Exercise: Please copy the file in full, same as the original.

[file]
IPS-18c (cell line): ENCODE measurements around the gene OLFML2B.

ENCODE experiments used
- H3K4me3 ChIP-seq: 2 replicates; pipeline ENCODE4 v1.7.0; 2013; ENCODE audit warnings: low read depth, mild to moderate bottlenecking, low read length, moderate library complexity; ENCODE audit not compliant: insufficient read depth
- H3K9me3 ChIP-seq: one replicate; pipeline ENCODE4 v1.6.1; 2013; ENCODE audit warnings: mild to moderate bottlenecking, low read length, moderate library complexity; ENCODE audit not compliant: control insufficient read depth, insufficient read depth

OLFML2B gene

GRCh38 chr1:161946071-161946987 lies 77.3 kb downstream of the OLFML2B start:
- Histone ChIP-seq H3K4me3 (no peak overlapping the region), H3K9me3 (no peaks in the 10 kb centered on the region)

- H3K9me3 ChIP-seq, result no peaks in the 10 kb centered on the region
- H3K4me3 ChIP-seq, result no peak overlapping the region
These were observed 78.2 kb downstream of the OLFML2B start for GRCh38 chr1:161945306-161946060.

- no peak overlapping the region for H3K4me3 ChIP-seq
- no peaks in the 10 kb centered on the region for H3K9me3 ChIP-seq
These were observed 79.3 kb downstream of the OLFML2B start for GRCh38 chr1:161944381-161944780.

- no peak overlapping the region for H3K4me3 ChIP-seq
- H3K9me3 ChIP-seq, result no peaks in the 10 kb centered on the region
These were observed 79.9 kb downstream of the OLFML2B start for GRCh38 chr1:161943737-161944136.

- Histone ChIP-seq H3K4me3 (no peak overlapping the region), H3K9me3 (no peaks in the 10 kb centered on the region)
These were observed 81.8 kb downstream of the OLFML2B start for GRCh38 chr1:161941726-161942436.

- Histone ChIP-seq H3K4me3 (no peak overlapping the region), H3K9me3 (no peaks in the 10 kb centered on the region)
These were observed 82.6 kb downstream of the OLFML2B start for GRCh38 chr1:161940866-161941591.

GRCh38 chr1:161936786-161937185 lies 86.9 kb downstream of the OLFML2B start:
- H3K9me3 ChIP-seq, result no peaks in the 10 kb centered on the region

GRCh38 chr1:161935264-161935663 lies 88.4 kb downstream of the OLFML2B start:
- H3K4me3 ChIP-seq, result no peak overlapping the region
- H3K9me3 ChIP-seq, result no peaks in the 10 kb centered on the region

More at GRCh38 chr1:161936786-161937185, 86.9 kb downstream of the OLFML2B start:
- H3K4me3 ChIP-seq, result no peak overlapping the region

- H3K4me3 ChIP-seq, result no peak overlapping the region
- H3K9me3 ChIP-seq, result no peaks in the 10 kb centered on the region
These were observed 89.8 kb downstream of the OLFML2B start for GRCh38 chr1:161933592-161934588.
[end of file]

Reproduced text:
IPS-18c (cell line): ENCODE measurements around the gene OLFML2B.

ENCODE experiments used
- H3K4me3 ChIP-seq: 2 replicates; pipeline ENCODE4 v1.7.0; 2013; ENCODE audit warnings: low read depth, mild to moderate bottlenecking, low read length, moderate library complexity; ENCODE audit not compliant: insufficient read depth
- H3K9me3 ChIP-seq: one replicate; pipeline ENCODE4 v1.6.1; 2013; ENCODE audit warnings: mild to moderate bottlenecking, low read length, moderate library complexity; ENCODE audit not compliant: control insufficient read depth, insufficient read depth

OLFML2B gene

GRCh38 chr1:161946071-161946987 lies 77.3 kb downstream of the OLFML2B start:
- Histone ChIP-seq H3K4me3 (no peak overlapping the region), H3K9me3 (no peaks in the 10 kb centered on the region)

- H3K9me3 ChIP-seq, result no peaks in the 10 kb centered on the region
- H3K4me3 ChIP-seq, result no peak overlapping the region
These were observed 78.2 kb downstream of the OLFML2B start for GRCh38 chr1:161945306-161946060.

- no peak overlapping the region for H3K4me3 ChIP-seq
- no peaks in the 10 kb centered on the region for H3K9me3 ChIP-seq
These were observed 79.3 kb downstream of the OLFML2B start for GRCh38 chr1:161944381-161944780.

- no peak overlapping the region for H3K4me3 ChIP-seq
- H3K9me3 ChIP-seq, result no peaks in the 10 kb centered on the region
These were observed 79.9 kb downstream of the OLFML2B start for GRCh38 chr1:161943737-161944136.

- Histone ChIP-seq H3K4me3 (no peak overlapping the region), H3K9me3 (no peaks in the 10 kb centered on the region)
These were observed 81.8 kb downstream of the OLFML2B start for GRCh38 chr1:161941726-161942436.

- Histone ChIP-seq H3K4me3 (no peak overlapping the region), H3K9me3 (no peaks in the 10 kb centered on the region)
These were observed 82.6 kb downstream of the OLFML2B start for GRCh38 chr1:161940866-161941591.

GRCh38 chr1:161936786-161937185 lies 86.9 kb downstream of the OLFML2B start:
- H3K9me3 ChIP-seq, result no peaks in the 10 kb centered on the region

GRCh38 chr1:161935264-161935663 lies 88.4 kb downstream of the OLFML2B start:
- H3K4me3 ChIP-seq, result no peak overlapping the region
- H3K9me3 ChIP-seq, result no peaks in the 10 kb centered on the region

More at GRCh38 chr1:161936786-161937185, 86.9 kb downstream of the OLFML2B start:
- H3K4me3 ChIP-seq, result no peak overlapping the region

- H3K4me3 ChIP-seq, result no peak overlapping the region
- H3K9me3 ChIP-seq, result no peaks in the 10 kb centered on the region
These were observed 89.8 kb downstream of the OLFML2B start for GRCh38 chr1:161933592-161934588.